Georgia on Thursday scheduled the lethal injection of Steven Frederick Spears, who thus far has chosen not to fight his death sentence for murdering his girlfriend in 2001.
If he dies by lethal injection on Nov. 16 as scheduled, Spears, 54, will be the eighth person Georgia has executed this year, which is more than any other state.
Last week, Georgia executed Gregory Lawler for murdering an Atlanta police officer in 1997. His lethal injection was Georgia’s seventh since Feb. 3, more than any other year since the death penalty was reinstated nationwide in 1976.
Spears, now 54, readily admitted he murdered his ex-girlfriend, Sherri Holland, in the early-morning hours of Aug. 25, 2001, in Lumpkin County.
“I loved her that much. I told her I wasn’t letting her go, and I didn’t,” Spears said in his confession. “(If) I had to do it again, I’d do it.”
Spears told friends and detectives that he had warned Holland when they started dating that if he “caught her or found out she was (with) somebody else,” he would “choke her … to death.”
When he began suspecting Holland was romantically involved with someone else, Spears made four plans to kill her.
Following one plan, Spears connected electrical wiring to the plumbing in the crawlspace under Holland’s house so she would be electrocuted in the shower during a lightening storm. According to court records, Spears boasted, “Pretty creative, ain’t it?”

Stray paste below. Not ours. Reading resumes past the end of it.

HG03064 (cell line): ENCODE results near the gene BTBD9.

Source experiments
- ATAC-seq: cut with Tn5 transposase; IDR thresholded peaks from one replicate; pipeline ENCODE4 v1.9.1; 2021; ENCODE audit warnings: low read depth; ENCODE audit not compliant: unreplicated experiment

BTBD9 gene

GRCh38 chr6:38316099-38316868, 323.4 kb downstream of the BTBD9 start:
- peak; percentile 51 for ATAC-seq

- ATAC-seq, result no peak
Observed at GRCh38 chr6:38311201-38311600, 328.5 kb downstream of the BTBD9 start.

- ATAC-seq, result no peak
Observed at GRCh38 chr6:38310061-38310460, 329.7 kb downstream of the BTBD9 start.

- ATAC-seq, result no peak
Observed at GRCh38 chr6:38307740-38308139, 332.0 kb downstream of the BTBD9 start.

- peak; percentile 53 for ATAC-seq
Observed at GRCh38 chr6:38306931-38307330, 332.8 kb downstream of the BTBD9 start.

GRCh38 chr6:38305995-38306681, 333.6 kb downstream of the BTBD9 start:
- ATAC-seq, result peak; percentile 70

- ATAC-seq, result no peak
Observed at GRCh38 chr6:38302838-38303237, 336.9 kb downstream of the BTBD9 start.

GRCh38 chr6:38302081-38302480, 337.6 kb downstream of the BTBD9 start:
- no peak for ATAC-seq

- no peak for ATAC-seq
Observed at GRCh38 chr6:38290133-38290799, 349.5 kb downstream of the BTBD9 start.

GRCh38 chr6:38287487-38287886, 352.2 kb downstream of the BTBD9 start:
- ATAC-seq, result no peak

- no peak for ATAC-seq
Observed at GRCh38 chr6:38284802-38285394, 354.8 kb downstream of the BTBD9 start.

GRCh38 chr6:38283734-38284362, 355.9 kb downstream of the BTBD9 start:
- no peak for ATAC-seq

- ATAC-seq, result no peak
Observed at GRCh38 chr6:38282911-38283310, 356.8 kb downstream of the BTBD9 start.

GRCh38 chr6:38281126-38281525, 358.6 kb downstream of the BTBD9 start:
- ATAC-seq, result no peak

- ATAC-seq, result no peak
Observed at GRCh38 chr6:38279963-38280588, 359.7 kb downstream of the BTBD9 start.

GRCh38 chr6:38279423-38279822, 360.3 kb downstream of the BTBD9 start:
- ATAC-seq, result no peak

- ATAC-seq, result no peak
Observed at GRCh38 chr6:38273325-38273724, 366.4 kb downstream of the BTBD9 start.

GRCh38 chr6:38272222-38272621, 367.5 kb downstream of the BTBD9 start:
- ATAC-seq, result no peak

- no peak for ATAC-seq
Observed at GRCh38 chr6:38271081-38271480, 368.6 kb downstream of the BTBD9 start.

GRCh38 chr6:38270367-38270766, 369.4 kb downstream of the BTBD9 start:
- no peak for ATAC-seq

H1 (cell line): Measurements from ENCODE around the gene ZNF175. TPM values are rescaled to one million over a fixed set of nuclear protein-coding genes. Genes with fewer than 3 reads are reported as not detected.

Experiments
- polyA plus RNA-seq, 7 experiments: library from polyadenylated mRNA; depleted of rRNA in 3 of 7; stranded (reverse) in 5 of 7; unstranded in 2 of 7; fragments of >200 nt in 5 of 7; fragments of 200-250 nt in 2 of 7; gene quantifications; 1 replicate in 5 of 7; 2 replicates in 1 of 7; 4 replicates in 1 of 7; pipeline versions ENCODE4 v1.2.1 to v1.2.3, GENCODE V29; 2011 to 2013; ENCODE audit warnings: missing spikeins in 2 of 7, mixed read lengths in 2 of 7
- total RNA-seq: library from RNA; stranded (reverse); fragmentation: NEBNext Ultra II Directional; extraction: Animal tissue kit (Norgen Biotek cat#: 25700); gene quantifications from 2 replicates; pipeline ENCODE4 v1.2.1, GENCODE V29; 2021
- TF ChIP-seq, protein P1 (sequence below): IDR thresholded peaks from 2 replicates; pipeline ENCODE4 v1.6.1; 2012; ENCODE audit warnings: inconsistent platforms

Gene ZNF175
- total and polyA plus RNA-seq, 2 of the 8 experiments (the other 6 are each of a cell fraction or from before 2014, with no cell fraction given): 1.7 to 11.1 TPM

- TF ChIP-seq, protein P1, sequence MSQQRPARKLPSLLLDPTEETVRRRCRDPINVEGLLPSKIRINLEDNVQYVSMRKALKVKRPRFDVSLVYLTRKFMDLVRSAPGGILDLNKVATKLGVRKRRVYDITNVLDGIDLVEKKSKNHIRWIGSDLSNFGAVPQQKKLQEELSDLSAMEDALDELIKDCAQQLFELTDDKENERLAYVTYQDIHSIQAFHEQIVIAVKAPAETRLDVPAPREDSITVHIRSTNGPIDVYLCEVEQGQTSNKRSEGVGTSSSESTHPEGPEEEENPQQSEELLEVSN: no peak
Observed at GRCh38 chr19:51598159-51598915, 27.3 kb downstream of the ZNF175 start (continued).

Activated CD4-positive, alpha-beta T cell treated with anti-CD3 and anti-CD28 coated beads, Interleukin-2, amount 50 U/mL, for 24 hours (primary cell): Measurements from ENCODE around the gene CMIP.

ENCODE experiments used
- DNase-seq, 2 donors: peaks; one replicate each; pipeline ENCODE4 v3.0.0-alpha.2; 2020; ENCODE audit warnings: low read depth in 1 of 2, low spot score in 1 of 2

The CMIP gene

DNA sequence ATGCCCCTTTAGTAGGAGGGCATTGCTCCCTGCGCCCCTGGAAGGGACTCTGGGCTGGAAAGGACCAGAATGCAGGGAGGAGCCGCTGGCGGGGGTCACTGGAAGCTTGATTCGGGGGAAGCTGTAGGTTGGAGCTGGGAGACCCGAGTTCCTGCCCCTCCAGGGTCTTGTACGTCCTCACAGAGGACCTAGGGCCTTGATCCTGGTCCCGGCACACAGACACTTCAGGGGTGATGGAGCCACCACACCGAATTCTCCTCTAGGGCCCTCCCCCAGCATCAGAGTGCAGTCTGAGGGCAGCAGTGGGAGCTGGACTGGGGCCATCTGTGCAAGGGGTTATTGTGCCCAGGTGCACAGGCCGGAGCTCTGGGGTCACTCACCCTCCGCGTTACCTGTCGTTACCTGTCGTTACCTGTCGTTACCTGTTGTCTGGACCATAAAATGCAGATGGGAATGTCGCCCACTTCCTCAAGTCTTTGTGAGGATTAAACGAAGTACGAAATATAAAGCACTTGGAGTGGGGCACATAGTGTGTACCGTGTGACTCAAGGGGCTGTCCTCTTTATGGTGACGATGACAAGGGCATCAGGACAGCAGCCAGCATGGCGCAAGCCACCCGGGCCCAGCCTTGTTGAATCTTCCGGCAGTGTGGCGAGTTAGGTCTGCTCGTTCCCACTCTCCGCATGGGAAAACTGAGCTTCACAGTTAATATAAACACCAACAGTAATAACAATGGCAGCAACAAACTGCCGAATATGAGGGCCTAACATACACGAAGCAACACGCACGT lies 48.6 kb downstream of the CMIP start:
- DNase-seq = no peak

He also left a bat under a canoe at Holland’s house in case he decided to beat her to death.
Spears also crawled into Holland’s house through an air conditioner vent to leave a loaded shotgun for later. “If she brought somebody else in there I was just gonna shoot him,” Spears said.
His fourth plan — which he used — was to choke her, bind her with duct tape, and suffocate her with a plastic bag.
On the night of Aug. 24, 2001, Spears hid in Holland’s son’s closet for several hours. Around 2:30 a.m. or 3 a.m. the next day, he went into her bedroom and woke her.
As Holland tried to run, Spears hit her several times in the head, then followed through with his fourth plan.
“Last thing she said was she loved me,” Spears told investigators.
Holland’s ex-husband found her body when he brought their son home after a visit.
By then, Spears was hiding in the woods, sleeping in a deer stand.
Ten days after the murder, Spears came out of hiding and was picked up as he walked along a highway. He said he was going to turn himself in.
Even though Spears declined to challenge his conviction or sentence, death penalty cases are automatically appealed to the Georgia Supreme Court. On Feb. 16, 2015, the Georgia Supreme Court rejected the automatic appeal, and the Spears case was not voluntarily submitted to the U.S. Supreme Court for review, which is usually the next step.
Unless he changes his mind, Spears will be the first person to go to his death in Georgia without contesting his sentence.
Twenty years ago, Larry Lonchar was electrocuted for a DeKalb County triple murder after he gave up his appeals, but only after he twice allowed his lawyers to file challenges hours before he was scheduled to die.
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